When starting out, I believed zoom lenses were all about reach and magnification and the possibility of taking up-close photos of distant subjects such as birds and faraway landmarks. It was not until later did I recognise that different magnifications, or focal lengths, can be used to warp perspective and present familiar subjects in unfamiliar ways. In this article, you will see why you may choose to use your long distance zoom lenses to take photos of nearby subjects, not for the sake of closing distance but for creative effect.
I can zoom with my feet!
I was inspired to write this piece after overhearing a conversation between a customer and a salesman in my local camera shop. The salesman was discussing the camera’s zoom capability when the customer interrupted and stated he did not need a zoom, he zooms with his feet. For a moment, I wondered how he would apply his technique to photographing reclusive birds, distant scenery or lions on safari and whether the latter style of photography could serve as a modern-day vehicle for natural selection.
Yet, in a limited fashion, the customer is correct. If you have a wide 28mm lens (similar to those on most smartphones), you could take a few steps forward and simulate the effect of a lens with greater reach. However; you would end up with two very different photos.
Different focal lengths render different perspectives, regardless of how close you are to your subject. It mostly comes down to the relationship between your subject and its background (or foreground as the case may be). Taking a photo with a wide angle lens, such as the 28mm lens found in most smartphones, you will find the background appears to distance itself from your subject. Switch to a high magnification telephoto lens and the background will appear to come forward and loom right behind your subject.
Perspective at different focal lengths
I took several pictures of my daughter’s stuffed penguin – each at different and popular focal lengths. I chose a penguin for two reasons. First, it does not bite. Secondly, this particular penguin is hugely compliant and did not move between shots contributing to reasonably consistent photos. Shots were taken at the specified focal lengths and always at a fixed aperture of F5.6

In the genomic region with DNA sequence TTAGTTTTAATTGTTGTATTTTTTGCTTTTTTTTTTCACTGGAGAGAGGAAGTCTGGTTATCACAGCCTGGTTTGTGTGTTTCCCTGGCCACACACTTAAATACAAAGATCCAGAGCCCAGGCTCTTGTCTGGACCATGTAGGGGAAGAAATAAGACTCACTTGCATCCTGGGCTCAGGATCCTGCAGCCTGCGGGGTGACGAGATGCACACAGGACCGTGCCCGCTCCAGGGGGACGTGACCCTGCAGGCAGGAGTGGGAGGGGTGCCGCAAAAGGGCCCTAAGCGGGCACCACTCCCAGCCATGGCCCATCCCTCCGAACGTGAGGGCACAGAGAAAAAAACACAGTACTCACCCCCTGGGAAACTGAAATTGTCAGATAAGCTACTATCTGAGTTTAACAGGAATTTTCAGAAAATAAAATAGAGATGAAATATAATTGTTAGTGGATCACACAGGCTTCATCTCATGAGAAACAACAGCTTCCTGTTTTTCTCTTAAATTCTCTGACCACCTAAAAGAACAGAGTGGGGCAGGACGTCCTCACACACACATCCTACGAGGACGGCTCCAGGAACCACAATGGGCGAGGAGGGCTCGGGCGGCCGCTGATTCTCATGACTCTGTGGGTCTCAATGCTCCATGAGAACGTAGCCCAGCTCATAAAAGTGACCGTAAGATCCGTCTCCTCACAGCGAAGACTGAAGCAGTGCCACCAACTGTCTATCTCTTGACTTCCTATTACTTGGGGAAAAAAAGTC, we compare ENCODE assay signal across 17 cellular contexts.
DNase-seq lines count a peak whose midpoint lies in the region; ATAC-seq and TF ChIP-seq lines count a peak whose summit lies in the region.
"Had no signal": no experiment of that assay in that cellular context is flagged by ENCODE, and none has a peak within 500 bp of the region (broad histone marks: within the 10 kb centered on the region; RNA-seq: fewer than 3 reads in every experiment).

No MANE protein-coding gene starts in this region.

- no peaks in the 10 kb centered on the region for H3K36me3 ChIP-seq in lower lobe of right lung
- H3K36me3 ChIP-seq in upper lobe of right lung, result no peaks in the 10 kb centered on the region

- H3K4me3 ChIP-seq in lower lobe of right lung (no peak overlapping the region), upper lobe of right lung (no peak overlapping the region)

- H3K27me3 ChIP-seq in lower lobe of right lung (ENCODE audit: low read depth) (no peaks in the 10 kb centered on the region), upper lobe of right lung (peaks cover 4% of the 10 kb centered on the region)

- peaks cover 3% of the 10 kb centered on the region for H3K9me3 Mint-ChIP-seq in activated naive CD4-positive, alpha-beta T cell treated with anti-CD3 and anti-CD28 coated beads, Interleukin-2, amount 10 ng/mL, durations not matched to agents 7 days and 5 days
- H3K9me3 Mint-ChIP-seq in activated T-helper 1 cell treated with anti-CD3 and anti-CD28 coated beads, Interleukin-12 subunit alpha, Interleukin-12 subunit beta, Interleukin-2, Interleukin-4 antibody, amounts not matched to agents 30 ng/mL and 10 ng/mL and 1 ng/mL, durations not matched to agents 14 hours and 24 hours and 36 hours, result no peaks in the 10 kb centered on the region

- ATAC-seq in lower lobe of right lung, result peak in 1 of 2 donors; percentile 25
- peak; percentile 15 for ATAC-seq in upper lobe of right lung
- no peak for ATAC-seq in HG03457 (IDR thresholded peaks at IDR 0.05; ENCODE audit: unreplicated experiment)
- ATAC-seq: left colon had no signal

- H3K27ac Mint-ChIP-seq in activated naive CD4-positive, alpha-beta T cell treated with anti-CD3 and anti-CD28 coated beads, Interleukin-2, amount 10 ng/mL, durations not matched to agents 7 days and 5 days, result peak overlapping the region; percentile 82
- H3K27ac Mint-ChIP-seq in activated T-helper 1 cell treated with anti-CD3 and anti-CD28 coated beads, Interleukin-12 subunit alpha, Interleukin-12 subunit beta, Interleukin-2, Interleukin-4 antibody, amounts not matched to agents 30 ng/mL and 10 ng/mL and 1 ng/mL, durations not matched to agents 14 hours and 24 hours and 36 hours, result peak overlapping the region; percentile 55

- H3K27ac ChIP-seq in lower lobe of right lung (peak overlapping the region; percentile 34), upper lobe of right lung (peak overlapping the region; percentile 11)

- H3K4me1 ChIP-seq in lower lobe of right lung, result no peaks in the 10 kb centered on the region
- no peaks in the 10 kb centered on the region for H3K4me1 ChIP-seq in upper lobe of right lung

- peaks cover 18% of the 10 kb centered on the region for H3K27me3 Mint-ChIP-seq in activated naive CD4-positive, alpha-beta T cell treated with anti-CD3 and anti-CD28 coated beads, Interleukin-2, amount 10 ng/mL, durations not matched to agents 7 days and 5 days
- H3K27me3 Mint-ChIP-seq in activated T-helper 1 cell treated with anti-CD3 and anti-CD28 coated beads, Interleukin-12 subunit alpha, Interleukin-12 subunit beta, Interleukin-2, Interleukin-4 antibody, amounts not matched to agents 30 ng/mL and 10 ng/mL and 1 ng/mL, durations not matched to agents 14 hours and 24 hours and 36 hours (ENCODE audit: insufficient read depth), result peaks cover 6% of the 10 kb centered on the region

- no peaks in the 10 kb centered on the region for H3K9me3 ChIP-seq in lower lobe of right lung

18mm Lens – Ultra-wide angle
We start with an 18mm ultra-wide angle lens and despite me being less than a foot away from my subject, we still get all of Mr Penguin and a significant amount of background. Before scrolling down to the 28mm sample, note the bay on the left hand side of this photo.
28mm Wide Angle (Typical Smartphone focal length)
I stepped back (foot-zoomed) to ensure the penguin remains the same size at 28mm and yet despite similar framing, the bay no longer has room in the photo. Because a 28mm lens has a tighter angle of view than the wider 18mm, I have two different looking photos. If you have very keen eyes, you will have noticed that the background appears larger in this photo than it did in the previous 18mm photo.
50mm lens (standard)
At 50mm, we can see the background appears to close-in on our subject. For the first time, the background appears blurred enough to provide a sense of separation between the subject and its background lending a three-dimensional aesthetic. A 50mm lens is often known as the ‘standard’ lens since it renders the world in a similar perspective to our own eyes.
85mm (Popular Portrait Lens)
Those trees – so distant in the previous photos appear significantly closer to our subject and much closer than they appear in real life. The effect of reducing the distance between the subject and background is commonly known as compression. Increased background blur serves the 3D aesthetic and helps the Penguin standout.
At a 170mm, the compression effect is in overdrive. The sky has been squeezed out of frame entirely by the rapidly advancing background. In real life, the house is more than a mile away. Many professionals favour telephoto lenses for Portraits since they can be used to marginalize an unwanted background and emphasize their subject.
Can you zoom with your feet? Of course. Each time I shot at a different focal length, I was able to walk towards or away from the penguin to ensure it appeared the same size in each of the shots.
Were all the photos the same? Hell no. Despite foot-zooming and producing a consistently sized penguin (how often can you say that!), each shot is rendered very differently. If you compare the 18mm and 170mm sample – the difference is night and day. Whether you wish to pump up your background for dramatic effect or marginalise it to isolate and emphasis your subject, access to different focal lengths is essential.
If you have a few lenses or just a single lens with a decent zoom range – try shooting nearby subjects whilst fully zoomed in. Alternatively, use a wide angle to get supremely close and exaggerate the size of a smaller subject relative to its background. Warping perspective can be hugely provocative – especially if you are trying to capture a fresh take on an overly photographed subject. It is also a lot of fun.